Your wheels have to roll straight, point in the same direction, and be evenly balanced all the way around in order for your car to drive as it should and provide a smooth ride to your destination. These services are known as wheel balancing and Wheel Alignment.
What is the difference?
The concept of wheel alignment simply refers to modifying the geometry of the wheels, which could get impaired due to poor suspension. This may happen when your car hits a grave deep pothole or it meets with an accident or when you put together a new set of tyres in your car. Wheel alignment corrects the angle of the wheels so that your car steers in the right direction while driving.
In simpler words, wheel alignment is the term for ‘how your wheel fits when it sits on the car’, and wheel balancing is what’s done to perfectly balance the weight of a tire and wheel assembly so that it travels evenly.
Surprisingly, and the more uncommon fact is wheel alignment has very little to do with your wheels and more to do with your car’s suspension system. It’s about what direction and angle your wheels roll along at.
There are three different ways your wheel is aligned in your car:
- Caster Alignment.
Now, in all its technicality wheel balancing is the method of maintaining the perfect balance between the tyre and rim for even distribution of mass. If there is an imbalance within the wheels, the driver feels vibrations on the steering and on the seats at a certain speed on the highway. Unevenness in a tyre or a rim could take the wheel out of balance. Without the correct wheel balance, the tyres and wheels cannot go round perfectly and will result in uneven wear of tyres.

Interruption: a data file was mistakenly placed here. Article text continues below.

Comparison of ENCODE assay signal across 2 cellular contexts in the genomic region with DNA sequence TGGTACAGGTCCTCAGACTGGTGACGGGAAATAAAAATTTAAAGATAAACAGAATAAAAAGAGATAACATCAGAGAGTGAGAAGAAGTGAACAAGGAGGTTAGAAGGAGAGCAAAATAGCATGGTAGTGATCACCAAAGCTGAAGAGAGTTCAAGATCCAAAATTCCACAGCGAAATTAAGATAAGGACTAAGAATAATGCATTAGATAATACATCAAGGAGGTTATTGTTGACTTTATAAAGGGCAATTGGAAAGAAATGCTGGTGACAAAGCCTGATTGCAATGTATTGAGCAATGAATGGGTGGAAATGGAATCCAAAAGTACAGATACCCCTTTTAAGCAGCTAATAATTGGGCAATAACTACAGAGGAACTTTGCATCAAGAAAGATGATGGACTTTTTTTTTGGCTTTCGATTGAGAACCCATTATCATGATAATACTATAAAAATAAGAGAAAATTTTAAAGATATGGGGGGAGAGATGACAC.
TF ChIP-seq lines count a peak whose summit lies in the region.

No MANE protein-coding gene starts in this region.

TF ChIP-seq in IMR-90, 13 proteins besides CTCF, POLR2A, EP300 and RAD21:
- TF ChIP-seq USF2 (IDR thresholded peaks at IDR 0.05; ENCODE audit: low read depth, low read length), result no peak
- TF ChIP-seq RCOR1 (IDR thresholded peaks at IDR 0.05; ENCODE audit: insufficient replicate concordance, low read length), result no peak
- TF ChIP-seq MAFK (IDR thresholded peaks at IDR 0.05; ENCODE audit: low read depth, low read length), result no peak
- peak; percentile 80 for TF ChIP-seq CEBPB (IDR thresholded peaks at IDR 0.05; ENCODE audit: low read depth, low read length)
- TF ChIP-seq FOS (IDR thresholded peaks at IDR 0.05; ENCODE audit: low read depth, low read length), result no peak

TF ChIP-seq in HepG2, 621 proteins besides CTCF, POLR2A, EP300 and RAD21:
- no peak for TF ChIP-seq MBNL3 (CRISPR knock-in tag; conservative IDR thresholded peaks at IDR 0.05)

This can be fixed by computerized equipment. The device checks the heavy spots on the tyre and puts the appropriate lead weight on the opposite side of the heavy spot.
Sometimes, a commonly ignored fact is there will always be some areas with thicker materials in the tyre and others that are thinner and lighter. When one side of a wheel is heavier or lighter than another, the wheel will vibrate as it rotates. The faster you go, the more pronounced this vibration becomes.
Let’s explore the most commonly asked FAQs:
How is the Wheel balancing issue fixed?
The technique uses precision machinery to spin each tire and wheel combo to test to see what spots on a wheel are heavier than others. From there, the technician conducting the balancing service uses bonding cement to attach small lead weights to the lightest area of your tyre. Sometimes these weights are grouped in one spot while in others there may be weights in a couple of different spots. Every tyre is different, even the four different tyres on the same car.
When should you check for Wheel Balancing?
Whenever you have your tires replaced, your technician should inform you that they will conduct a wheel balancing service as a part of the installation process. This is extremely important, as unbalanced wheels will ride poorly and add a lot of uncomfortable vibration. It’s also not uncommon for these small weights to fall off, either as the bonding cement wears out or when you hit a large bump. If your technician does not mention a tyre balancing service, enquire about the same. Most of the time, balancing is included with your tyre installation service, but you should still make sure.
What can cause a wheel to come out of alignment?
Several different things. Taking a turn too sharp and placing too much strain on a wheel or axle can cause the alignment to shift. Hitting a bump too hard can even tweak a wheel out of whack. Even just the stress and strain of driving day after day for years can eventually lead to one or more of our wheels falling out of alignment. It’s actually a fairly normal occurrence, even though it isn’t all that common.